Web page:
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The Mercy of Thin Air: A Novel Paperback – June 20, 2006
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Top Customer Reviews
A great deal of the story is set in New Orleans in the 20's and it features a gorgeous blond feminist Raziela Nolan. She dies accidentally after graduating from college and while in the throes of an unexpected love affair. Her boyfriend and her family and friends are devasted and the book talks about how the living and the dead cope with loss.
I highly recommend this novel. The story resonated with me and I could not put it down.
There were many enjoyable aspects though. The setting--New Orleans in the 20's, some memorable characaters--Razi and Etoile in particular. The writing was, at times, delicious, and the concept of being "between" was really thought provoking. There is a particularly memorable scene where Razi comes across a little girl who is "between" and helps guide her to a more legitimate death. Wow, what a scene.
I wanted to love this book the way I loved the Time Traveller's Wife, but I didn't.
The book had so many layers. The story of Razi, her death, and her neverending love for Andrew. Then there was the story of Amy and Scott - her "unforgettable" love who also died, her reconcilation of it to go on with Scott.
Then there were the other ghosts. The children who did not know they died, the old woman who was stung to death in the front yard of her plantation but who still waiting for the Yankees to come, and all the others.
And though detractors might say that first time novelist Ronlyn Domingue (who has published short stories) is simply building upon the idea first thought of by Alice Sebold in "The Lovely Bones". Perhaps she is, but Domingue adds a joyousness and rationale for the life thereafter, and those souls caught between heaven and earth as a choice they've made. Her protagonist is Raziela, a '20's flapper who is written to convey someone caught up in "women's issues" of the era. Issues we don't stop to think are issues. The suffragettes have won the vote...so what more is there? Well, consider the issue of a woman being allowed to seek out birth control. In her novel, Domingue sets these types of issues to the music and words of Raziela's love story. And in her descriptions of New Orleans, the Cresent City of the 20's, you'll fall in love with her.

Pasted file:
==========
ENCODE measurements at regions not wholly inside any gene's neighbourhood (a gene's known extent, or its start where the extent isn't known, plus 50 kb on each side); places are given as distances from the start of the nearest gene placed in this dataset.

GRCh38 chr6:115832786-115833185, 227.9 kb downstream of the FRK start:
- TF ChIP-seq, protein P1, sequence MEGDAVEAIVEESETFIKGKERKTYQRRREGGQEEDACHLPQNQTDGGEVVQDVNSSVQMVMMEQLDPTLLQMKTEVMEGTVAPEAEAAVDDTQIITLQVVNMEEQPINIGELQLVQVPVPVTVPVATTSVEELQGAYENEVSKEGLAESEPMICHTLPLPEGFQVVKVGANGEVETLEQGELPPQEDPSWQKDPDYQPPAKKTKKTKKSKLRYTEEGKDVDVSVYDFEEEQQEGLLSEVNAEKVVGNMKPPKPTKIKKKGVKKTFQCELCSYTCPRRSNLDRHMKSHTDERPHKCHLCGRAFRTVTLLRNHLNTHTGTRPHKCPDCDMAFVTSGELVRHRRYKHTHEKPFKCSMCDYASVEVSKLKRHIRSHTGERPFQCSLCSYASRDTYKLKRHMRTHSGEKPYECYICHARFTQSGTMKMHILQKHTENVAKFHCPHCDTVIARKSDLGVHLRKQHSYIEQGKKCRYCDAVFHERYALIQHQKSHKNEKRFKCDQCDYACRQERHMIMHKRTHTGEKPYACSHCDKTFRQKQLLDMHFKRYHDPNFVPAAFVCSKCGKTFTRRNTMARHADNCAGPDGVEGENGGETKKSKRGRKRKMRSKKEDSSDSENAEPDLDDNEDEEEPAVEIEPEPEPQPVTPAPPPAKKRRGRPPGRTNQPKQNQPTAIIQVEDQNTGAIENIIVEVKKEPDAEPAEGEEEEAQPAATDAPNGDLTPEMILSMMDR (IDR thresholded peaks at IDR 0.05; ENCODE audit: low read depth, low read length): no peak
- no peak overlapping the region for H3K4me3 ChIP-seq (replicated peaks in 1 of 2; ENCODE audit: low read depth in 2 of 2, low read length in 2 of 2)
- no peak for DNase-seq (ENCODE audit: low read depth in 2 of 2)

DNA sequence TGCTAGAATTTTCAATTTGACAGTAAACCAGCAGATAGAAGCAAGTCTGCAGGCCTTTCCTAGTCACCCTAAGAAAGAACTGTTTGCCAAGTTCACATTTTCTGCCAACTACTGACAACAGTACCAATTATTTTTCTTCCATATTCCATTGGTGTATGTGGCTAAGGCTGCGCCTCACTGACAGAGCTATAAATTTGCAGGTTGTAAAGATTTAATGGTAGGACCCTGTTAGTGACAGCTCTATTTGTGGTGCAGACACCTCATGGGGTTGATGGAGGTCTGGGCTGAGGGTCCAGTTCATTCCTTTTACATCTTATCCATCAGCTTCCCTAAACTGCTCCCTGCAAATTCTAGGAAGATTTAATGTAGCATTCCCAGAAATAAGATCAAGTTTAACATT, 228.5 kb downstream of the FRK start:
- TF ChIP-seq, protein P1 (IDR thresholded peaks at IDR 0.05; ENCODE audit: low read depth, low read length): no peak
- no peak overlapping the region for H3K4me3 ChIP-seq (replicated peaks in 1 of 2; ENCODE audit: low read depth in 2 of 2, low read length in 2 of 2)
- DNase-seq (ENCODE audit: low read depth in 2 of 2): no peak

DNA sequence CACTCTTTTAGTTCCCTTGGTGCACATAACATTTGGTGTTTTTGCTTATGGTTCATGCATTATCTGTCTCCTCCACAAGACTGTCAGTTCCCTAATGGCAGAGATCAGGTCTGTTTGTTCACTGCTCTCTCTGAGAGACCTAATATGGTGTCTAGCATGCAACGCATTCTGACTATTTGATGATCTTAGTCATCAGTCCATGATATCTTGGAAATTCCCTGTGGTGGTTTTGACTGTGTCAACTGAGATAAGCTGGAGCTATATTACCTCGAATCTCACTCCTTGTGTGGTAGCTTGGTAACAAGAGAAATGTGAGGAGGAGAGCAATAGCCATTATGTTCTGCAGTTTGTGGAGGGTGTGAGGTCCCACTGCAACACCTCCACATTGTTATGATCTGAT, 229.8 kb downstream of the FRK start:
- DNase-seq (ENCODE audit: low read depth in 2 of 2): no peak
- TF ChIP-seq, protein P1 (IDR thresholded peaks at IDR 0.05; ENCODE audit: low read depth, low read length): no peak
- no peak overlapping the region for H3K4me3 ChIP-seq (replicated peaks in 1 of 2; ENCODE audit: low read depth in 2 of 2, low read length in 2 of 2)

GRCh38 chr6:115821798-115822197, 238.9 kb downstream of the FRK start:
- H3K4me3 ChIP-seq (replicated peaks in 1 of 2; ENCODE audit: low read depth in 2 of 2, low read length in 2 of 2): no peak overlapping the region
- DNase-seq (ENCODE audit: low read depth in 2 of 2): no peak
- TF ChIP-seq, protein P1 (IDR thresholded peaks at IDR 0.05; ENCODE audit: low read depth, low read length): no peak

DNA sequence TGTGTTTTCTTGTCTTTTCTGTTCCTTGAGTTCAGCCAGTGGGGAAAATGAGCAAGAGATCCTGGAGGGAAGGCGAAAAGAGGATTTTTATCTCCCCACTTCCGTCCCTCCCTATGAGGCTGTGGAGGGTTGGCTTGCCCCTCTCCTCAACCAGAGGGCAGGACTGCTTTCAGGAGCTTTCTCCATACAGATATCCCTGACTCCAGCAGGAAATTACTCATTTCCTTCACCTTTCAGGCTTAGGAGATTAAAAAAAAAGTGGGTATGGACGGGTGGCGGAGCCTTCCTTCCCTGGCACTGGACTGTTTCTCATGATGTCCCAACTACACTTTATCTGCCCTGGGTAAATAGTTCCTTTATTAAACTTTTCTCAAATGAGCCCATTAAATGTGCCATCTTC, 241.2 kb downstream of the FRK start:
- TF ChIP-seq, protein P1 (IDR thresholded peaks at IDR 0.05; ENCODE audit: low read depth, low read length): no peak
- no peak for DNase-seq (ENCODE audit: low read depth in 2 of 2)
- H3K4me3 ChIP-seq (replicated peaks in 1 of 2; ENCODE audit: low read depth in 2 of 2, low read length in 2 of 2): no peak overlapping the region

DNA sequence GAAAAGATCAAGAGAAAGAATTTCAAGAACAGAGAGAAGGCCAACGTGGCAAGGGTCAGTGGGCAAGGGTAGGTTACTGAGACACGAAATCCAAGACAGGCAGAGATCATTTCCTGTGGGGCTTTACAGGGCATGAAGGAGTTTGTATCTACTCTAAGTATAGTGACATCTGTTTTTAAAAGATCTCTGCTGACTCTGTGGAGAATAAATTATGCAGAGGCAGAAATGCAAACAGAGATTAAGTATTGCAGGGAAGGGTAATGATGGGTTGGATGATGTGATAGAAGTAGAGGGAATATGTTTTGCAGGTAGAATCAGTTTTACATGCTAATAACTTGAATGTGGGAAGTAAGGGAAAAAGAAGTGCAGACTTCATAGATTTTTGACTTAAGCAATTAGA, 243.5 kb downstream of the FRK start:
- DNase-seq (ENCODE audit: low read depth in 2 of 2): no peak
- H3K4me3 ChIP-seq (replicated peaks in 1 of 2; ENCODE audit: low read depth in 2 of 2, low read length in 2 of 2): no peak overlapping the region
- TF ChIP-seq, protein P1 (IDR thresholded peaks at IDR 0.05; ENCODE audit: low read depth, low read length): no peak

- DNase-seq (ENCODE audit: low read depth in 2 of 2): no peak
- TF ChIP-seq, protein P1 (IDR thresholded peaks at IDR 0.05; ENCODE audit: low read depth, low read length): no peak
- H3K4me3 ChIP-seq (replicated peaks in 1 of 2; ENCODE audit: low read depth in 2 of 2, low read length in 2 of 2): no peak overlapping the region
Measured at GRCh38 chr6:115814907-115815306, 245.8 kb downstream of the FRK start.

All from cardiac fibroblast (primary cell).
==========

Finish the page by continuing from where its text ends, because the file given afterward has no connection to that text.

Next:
Without revealing how she dies, Domingue catches us up on Raziela's after life, and her interesting cohabitation with young marrieds Scott and Amy, while she ponders what may have happened to Razi's paramour, Andrew, in the days, weeks and years subsequent to her death. The story cuts from past to present, now at Raziela's coming of age, now at the tableau she watches as the marriage of Scott and Amy undergoes a transformation -- part of which Razi causes, part of which she seeks to cure.
Interesting plot and character evolution notwithstanding, it is not the central force of Domingue's writing. I reserve that for her command and flow of words, and how her words convey the senses. In her quest for phrasing, she sometimes gets carried away ...Read more ›
That is until seven decades on earth have passed. She decides to learn about Andrew, but is interested in Amy Richmond and Scott Duncan. This pair seems so in love yet so troubled. Their relationship appears to be in jeopardy at least from what Razi can perceive. However, even as she feels an obsession to intercede and insure this pair makes it together, Razi tries to figure out why them.
Razi is a tremendous protagonist looking back to life in the 1920s in New Orleans especially with her beloved Andrew, which enables readers to gain an interesting feel for the place and time. Her reflections on her life and on her post time existence in the thin air are well written and her amateur sleuth investigation from the other side is cleverly devised adding an aura of suspense. However, the tale belongs to the moral lesson of never take for granted loved ones or what the senses provide when one is alive.
Most Recent Customer Reviews
This might sound crazy but I have this book and hardback, Kindle, and the audio version and probably read it at least 13 times I can't explain why love it so much it's just my... Read morePublished 12 days ago by Epatton
Very good read although not what expected and a little sad too and yet not. Story of a young woman in 20s who falls in love and dies and spends the next seventy years in the... Read morePublished 2 months ago by Lisa Duncan
A need to read for anyone. So well written, the ending took me my surprise-pleasantly which doesn't usually happenPublished 9 months ago by Gaywynn Gaude
I liked how the author maintains the mystery and changes the time line, but the language is not rich enough to be taken seriously as a literary work.Published 11 months ago by Olivia T.
Razi exists in a realm between memories of her former life in 1920's New Orleans and in the home of a young couple in the novel's present time. Read morePublished 12 months ago by Anne Morgenthal
I am still reading this, but I am enjoying the characters already; both those from the past, the present, and the "in between" - it jumps around a little between those... Read morePublished 14 months ago by Lorri Marie